I’ve said his writing “had the density of Hart Crane poems” and that I was exaggerating “only a little.” That’s because I was recalling his column in the Chicago Sun-Times, when he roved the art galleries reviewing photography shows. (He had been the film critic of the Chicago Daily News before it folded, but that slot at the Sun-Times was already filled by Roger Ebert.)When he went on to USA Today as its film critic and still later to the San Diego Union-Tribune, it seemed to me he was forced to simplify both the complexity of his ideas and the density of his prose. (No surprise.) David Elliott is back now with a new blog: Flixnosh. He writes differently these days, less elaborately than I recalled, but he still knows how to turn a phrase and, more important, his intimate knowledge of movies may well be peerless.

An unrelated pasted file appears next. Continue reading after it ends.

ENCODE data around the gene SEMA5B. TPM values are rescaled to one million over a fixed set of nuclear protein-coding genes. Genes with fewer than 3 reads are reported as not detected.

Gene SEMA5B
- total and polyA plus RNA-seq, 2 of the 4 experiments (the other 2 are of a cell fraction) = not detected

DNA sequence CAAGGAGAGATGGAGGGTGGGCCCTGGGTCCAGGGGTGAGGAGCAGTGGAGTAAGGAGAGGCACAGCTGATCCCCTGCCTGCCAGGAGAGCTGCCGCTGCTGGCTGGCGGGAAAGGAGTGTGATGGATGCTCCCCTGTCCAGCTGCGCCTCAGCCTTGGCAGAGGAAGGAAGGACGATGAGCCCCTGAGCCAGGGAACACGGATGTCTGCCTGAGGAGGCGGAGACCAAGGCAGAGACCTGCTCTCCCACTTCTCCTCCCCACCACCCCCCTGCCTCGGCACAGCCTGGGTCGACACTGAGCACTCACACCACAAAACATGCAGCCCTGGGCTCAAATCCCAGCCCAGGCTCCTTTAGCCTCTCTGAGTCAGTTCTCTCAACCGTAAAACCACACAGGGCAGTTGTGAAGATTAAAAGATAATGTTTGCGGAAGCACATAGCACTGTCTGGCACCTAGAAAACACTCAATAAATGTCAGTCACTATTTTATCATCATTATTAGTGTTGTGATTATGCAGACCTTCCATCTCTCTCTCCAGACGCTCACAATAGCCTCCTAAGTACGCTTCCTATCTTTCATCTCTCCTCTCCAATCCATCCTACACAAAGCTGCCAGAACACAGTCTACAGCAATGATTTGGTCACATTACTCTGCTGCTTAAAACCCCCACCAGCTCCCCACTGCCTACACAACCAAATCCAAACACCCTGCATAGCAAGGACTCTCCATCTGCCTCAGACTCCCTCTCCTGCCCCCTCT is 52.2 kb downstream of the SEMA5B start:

Here’s a taste from his review of “45 Years” …
Forty-five years ago you could never have imagined Charlotte Rampling and Tom Courtenay as a couple. She was a Euro-queen of haughty seduction (The Damned, The Night Porter), he was a plain Brit playing men of small chances (Billy Liar, One Day in the Life of Ivan Denisovich). She was one glittering step down from Catherine Deneuve, he was one humble stop over from John Hurt. …Time has crumbled these fine faces, but Courtenay remains masterfully subtle (only Alec Guinness surpassed him) in his vulnerability. Rampling is a chalice of elegantly mature nuances.
… and from his review of Michael Moore’s “Where to Invade Next”:
It is too easy to zing Moore for shtick like the flag, for glib interviews and facile clips (the perfectly stupid Rick Perry moment is a marvel). … Moore, the spark from Flint, is not a documentarian but an argumentarian — he stokes arguments, or (in this case) nudges one along. Can he really expect this blithe, wandering editorial to rouse a nation of 322 million, currently afflicted by ideological toxins? What he drives home is the homeland insecurity of an imperial America often acting provincial, in which a polemical approach like Moore’s can seem almost sophisticated.